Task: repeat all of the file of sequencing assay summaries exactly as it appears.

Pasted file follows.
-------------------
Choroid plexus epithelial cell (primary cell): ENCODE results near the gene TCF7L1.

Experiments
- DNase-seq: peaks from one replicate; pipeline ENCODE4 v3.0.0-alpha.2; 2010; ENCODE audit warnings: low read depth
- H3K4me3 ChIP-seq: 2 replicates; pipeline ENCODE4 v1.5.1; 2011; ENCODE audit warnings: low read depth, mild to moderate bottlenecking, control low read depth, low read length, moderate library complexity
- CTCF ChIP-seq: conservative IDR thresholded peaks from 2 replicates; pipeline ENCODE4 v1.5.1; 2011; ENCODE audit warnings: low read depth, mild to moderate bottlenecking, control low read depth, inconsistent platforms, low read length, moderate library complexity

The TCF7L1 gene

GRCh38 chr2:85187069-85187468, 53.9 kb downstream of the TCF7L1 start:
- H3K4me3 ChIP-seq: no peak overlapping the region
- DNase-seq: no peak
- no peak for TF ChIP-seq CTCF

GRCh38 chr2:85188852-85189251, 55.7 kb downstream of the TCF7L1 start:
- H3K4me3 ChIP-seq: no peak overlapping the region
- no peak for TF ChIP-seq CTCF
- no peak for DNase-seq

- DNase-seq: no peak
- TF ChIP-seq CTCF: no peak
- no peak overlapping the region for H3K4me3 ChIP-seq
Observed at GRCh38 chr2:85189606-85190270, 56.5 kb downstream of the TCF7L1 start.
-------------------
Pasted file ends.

Choroid plexus epithelial cell (primary cell): ENCODE results near the gene TCF7L1.

Experiments
- DNase-seq: peaks from one replicate; pipeline ENCODE4 v3.0.0-alpha.2; 2010; ENCODE audit warnings: low read depth
- H3K4me3 ChIP-seq: 2 replicates; pipeline ENCODE4 v1.5.1; 2011; ENCODE audit warnings: low read depth, mild to moderate bottlenecking, control low read depth, low read length, moderate library complexity
- CTCF ChIP-seq: conservative IDR thresholded peaks from 2 replicates; pipeline ENCODE4 v1.5.1; 2011; ENCODE audit warnings: low read depth, mild to moderate bottlenecking, control low read depth, inconsistent platforms, low read length, moderate library complexity

The TCF7L1 gene

GRCh38 chr2:85187069-85187468, 53.9 kb downstream of the TCF7L1 start:
- H3K4me3 ChIP-seq: no peak overlapping the region
- DNase-seq: no peak
- no peak for TF ChIP-seq CTCF

GRCh38 chr2:85188852-85189251, 55.7 kb downstream of the TCF7L1 start:
- H3K4me3 ChIP-seq: no peak overlapping the region
- no peak for TF ChIP-seq CTCF
- no peak for DNase-seq

- DNase-seq: no peak
- TF ChIP-seq CTCF: no peak
- no peak overlapping the region for H3K4me3 ChIP-seq
Observed at GRCh38 chr2:85189606-85190270, 56.5 kb downstream of the TCF7L1 start.